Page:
While we are trying to make sure we only place games on this page that are ‘easy’ to build, we thought we give you some quick tips on building your PnP (print and plays).

Paper

  • With the exception of the rules you might want to print on some standard card stock paper (if your printer can handle it)  – stuff you can find at Walmart, Target, etc. It’s a little thicker and sturdier paper. Box chain stores usually put it next to the printer/copy paper.

Printer

  • Unless you know you want to make a nice version of the print and play, you may want to see if your printer allows you in the print options to print in “draft” mode – it saves ink, but doesnt come out as nice and bright.

Cards

  • Buy some penny sleeves – they are clear sleeves that are very cheap.  Just look up penny sleeves at amazon. Since they are cheap you can also cut the tops off once the cards are in if there is any excess room.
  • This will help with double-sided cards (you can print both out on single sheets of paper and combine them in the sleeves).
  • If the backs of the cards are uninformed – instead of printing them, you can use playing cards. Put one in the sleeve along with the font of the cards you are printing out. The back of the poker card can be the back of the deck. Saves ink and cutting time. Also makes the cards sturdier (this is a good option also if you are using regular printer paper to print off on)
  • If you need multiple backs – you can invest in opaque card sleeves that have different color non-see through backs (purple, green, red, a bunch of colors). Again saves on ink and cutting time.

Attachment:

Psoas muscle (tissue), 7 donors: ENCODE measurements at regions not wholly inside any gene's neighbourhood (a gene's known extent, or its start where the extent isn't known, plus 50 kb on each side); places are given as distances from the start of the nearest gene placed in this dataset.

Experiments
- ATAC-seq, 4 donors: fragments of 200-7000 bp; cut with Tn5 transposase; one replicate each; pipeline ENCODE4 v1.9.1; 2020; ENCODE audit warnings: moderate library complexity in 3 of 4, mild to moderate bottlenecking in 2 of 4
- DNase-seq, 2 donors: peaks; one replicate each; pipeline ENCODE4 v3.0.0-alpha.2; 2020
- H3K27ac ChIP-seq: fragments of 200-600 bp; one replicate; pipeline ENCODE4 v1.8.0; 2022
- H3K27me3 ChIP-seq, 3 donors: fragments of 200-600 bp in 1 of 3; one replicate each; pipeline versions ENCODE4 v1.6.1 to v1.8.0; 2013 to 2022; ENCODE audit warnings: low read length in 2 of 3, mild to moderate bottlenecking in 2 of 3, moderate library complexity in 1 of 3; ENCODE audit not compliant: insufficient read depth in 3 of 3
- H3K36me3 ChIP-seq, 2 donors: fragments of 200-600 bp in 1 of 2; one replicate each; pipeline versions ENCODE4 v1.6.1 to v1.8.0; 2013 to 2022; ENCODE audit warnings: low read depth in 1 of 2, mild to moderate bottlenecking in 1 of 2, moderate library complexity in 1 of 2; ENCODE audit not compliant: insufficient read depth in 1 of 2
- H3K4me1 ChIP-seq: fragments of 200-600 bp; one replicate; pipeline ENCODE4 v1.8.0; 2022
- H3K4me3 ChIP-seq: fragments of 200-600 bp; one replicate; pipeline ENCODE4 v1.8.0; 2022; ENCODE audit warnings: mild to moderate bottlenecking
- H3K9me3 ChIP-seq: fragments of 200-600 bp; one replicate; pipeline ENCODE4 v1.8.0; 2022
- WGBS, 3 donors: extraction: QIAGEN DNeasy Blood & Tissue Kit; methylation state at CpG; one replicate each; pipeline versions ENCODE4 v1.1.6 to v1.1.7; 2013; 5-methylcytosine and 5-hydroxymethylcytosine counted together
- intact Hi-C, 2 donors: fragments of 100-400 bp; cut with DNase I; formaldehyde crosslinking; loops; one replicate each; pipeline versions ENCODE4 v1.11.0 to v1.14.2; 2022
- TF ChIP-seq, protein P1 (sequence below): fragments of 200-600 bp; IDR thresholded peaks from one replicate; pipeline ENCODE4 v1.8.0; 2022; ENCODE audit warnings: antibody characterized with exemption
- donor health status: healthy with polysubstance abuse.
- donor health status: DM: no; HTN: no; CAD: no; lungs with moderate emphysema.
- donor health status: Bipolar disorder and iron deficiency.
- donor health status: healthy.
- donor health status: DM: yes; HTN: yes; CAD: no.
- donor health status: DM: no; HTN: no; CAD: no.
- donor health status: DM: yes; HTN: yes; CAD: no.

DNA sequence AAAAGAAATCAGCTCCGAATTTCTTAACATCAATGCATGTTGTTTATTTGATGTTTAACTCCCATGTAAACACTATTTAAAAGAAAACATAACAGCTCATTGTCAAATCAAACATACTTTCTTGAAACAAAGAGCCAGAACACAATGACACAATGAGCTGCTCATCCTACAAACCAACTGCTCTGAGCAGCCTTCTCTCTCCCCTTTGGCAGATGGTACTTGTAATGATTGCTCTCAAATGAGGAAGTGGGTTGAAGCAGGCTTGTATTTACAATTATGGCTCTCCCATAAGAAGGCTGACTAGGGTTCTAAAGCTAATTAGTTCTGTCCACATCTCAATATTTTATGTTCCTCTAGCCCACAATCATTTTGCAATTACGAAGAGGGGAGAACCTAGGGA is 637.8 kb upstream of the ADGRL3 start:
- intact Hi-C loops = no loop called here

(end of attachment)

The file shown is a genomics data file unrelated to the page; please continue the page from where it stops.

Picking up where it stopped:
• With the all sleeves you want to make sure it will hold a standard poker card  – 63.5mm X 88.9mm ( 3.5 inches and 2.5 inches wide). The sleeves may advertise they fit Magic the Gathering, Pokemon or standard Baseball cards.

Roll and Writes (and Abstract Game Boards)

  • If you have a roll and write, laminating them is a sure way to not have to constantly reprint sheet. You can then use a dry erase marker/pen and wipe off the page once down.
  • If you don’t have a laminator, you can put the roll and write game page in sheet protectors (the ones for 3 ring binders) – this will act like the page was laminated and you will be able to erase the dry erase marker. This also allows you to store the games in a three-ring binder when not in play.
  • Sheet protector can also come in handy with abstract board games like Squava – it can protect the board  (you can just put the pieces on top of the plastic) and allows you to store it when not in play in a three-ring binder.